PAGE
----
His research on Islam has brought him to several universities as a lecturer. He has taught, and conducted research, at the Free University of Berlin in Germany, the International Institute for the Study of Islam in the Modern World in Leiden and the Aga Khan University in London.

Currently, he is a senior visiting research fellow for religion and globalization at the National University of Singapore.

His research has been published in several publications: Kurdish ethno-nationalism versus nation-building states; The Madrasa in Asia: Political Activism and Transnational Linkages; Islam and Modernity: Key Issues and Debates; and Producing Islamic Knowledge: Transmission and dissemination in Western Europe.

All in all, van Bruinessen seems to always be swamped with his work and research, even on holiday.

“Most of the time I’m working and thinking about working. I’m fortunate that my work is my hobby, so I’m just doing my hobby, I couldn’t call it my work,” he said, laughing.

The Jakarta Post
Fri, May 24 2013




Sultan of Brunei slams malicious campaign against Syariah Penal Code

HM syariahRabiatul Kamit

HIS Majesty the Sultan and Yang Di-Pertuan of Brunei Darussalam yesterday called for an end to insults directed towards the king, ulama and Syara’, amid rising dissent on social media.

In his 30th National Day titah, the monarch observed that a certain section of people has made attempts to slander the king, ulama and law, besides disputing the implementation of the Syariah Penal Code Order.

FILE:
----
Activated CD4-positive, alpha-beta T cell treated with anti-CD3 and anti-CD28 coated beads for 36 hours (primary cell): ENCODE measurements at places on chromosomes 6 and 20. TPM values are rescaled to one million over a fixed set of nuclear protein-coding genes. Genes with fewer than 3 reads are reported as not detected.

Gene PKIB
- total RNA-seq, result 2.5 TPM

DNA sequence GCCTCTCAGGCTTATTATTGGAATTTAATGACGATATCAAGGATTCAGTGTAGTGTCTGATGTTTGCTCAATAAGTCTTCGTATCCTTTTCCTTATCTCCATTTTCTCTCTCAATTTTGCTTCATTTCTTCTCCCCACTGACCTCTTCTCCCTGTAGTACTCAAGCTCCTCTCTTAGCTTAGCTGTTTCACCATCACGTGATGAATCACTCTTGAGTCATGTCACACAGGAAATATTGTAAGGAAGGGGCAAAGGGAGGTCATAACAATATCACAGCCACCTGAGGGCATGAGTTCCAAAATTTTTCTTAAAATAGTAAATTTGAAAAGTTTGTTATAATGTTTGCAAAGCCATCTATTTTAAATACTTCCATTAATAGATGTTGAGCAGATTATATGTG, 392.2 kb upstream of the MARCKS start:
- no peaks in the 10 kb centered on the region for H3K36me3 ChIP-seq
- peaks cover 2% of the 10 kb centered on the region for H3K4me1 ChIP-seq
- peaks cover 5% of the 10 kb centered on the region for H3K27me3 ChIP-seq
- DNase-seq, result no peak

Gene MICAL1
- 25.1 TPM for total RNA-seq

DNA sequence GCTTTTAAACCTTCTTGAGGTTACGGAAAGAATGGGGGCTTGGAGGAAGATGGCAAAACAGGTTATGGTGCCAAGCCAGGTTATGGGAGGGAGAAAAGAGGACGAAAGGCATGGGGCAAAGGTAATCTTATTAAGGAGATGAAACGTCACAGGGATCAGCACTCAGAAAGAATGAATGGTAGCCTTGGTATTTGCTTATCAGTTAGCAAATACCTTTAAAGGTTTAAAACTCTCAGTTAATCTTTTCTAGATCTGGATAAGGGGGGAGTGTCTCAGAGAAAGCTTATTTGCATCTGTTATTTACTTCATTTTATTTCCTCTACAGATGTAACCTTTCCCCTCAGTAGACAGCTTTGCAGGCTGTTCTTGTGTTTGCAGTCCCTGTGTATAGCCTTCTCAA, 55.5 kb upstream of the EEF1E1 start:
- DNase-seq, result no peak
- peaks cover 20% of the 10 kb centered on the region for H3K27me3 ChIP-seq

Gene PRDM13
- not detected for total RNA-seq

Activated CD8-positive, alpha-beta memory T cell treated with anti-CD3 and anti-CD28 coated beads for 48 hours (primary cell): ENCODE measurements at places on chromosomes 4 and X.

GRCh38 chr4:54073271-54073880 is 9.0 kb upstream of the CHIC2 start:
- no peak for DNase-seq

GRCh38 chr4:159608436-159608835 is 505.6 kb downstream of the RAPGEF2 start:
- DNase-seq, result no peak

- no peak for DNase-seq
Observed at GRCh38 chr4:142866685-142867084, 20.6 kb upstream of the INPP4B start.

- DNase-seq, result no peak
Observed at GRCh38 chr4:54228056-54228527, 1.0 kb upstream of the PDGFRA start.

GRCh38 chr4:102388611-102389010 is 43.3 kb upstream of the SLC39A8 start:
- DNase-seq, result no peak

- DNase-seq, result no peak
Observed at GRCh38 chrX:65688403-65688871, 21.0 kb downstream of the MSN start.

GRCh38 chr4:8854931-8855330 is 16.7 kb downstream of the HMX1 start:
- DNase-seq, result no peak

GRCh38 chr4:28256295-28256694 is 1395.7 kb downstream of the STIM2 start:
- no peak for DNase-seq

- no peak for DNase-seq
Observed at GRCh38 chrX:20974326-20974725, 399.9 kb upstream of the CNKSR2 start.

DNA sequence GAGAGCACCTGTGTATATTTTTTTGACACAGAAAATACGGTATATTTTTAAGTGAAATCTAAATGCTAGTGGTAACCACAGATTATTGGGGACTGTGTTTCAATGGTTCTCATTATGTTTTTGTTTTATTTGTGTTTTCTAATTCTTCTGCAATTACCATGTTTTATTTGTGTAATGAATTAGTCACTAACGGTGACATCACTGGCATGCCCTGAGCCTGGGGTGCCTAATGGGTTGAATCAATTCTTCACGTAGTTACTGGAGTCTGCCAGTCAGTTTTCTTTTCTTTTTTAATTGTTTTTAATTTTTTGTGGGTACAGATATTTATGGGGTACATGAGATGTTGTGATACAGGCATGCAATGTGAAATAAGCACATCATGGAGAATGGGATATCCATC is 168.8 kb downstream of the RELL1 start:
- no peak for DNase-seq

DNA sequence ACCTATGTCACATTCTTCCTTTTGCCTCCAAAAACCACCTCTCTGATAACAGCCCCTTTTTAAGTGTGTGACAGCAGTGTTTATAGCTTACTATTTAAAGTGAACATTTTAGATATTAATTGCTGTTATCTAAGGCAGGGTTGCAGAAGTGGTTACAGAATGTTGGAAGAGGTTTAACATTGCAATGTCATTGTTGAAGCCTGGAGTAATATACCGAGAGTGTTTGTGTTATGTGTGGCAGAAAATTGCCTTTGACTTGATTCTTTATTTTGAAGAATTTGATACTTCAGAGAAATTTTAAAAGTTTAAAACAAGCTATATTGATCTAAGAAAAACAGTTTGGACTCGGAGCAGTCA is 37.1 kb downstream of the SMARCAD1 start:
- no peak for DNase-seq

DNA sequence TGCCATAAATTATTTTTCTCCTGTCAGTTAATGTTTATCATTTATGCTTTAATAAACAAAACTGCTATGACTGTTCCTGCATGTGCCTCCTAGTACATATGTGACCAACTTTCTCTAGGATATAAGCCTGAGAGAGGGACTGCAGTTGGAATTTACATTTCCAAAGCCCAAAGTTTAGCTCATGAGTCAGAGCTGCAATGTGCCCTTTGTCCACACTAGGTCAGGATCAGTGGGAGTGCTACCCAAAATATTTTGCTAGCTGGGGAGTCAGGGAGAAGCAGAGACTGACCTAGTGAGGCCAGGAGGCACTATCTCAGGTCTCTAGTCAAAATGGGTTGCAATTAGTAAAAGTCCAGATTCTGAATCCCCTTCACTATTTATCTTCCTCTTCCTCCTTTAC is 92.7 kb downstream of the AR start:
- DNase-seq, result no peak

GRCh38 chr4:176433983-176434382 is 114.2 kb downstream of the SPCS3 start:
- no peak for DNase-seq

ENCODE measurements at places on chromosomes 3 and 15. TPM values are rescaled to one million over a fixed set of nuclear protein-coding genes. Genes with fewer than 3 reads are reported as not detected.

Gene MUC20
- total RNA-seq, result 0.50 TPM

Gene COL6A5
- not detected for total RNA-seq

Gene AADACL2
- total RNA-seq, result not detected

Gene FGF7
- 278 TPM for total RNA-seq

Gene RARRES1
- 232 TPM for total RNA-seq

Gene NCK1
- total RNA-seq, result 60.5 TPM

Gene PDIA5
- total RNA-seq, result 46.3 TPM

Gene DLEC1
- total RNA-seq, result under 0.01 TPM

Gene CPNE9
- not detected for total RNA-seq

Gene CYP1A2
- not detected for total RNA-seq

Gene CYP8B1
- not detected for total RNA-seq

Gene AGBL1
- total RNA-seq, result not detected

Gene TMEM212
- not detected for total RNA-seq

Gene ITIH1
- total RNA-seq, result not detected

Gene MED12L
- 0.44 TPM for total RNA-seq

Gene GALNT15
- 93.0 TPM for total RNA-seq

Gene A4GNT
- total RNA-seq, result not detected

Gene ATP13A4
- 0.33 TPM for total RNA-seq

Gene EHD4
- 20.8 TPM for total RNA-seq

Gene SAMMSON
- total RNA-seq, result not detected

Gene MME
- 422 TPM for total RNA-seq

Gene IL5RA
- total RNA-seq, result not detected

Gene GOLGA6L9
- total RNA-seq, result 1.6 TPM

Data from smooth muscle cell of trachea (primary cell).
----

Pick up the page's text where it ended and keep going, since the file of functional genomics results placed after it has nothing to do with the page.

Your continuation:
“This can be detected through their various expressions when they speak of the king, ulama and law,” he said, alluding to comments made on social media.

His Majesty noted there have been attempts by certain parties to incite the present generation to question and reject the implementation of the Syariah Penal Code Order through new media platforms, such as websites, blogs and WhatsApp.

He warned against the misuse or abuse of social media, explaining that it could harm individuals as well as the nation.

“All this is undoubtedly a challenge for our new generation. They need a firm stance in line with national policies. They cannot be influenced by irresponsible elements who wish to see us in disarray internally or fighting among ourselves, as well as disrespecting the leader and government,” said His Majesty.

The dissent on social media, he added, also poses a challenge for law enforcement agencies in implementing the Syariah Penal Code Order.

His Majesty pointed out that such behaviour is an offence under the General Offences Chapter of the new law, which is set to come into force in April. “They cannot continue to be allowed to inflict insults,” he said, adding that such offenders can be brought to court.

As a “visionary generation”, he said they must be cautious of those who declare their support, but harbour ulterior motives.

He advised the present generation to be self-resilient to a point where they cannot be easily swayed or influenced to harm the country. Among the steps undertaken by the government to produce such citizens is through the National Service Programme (PKBN).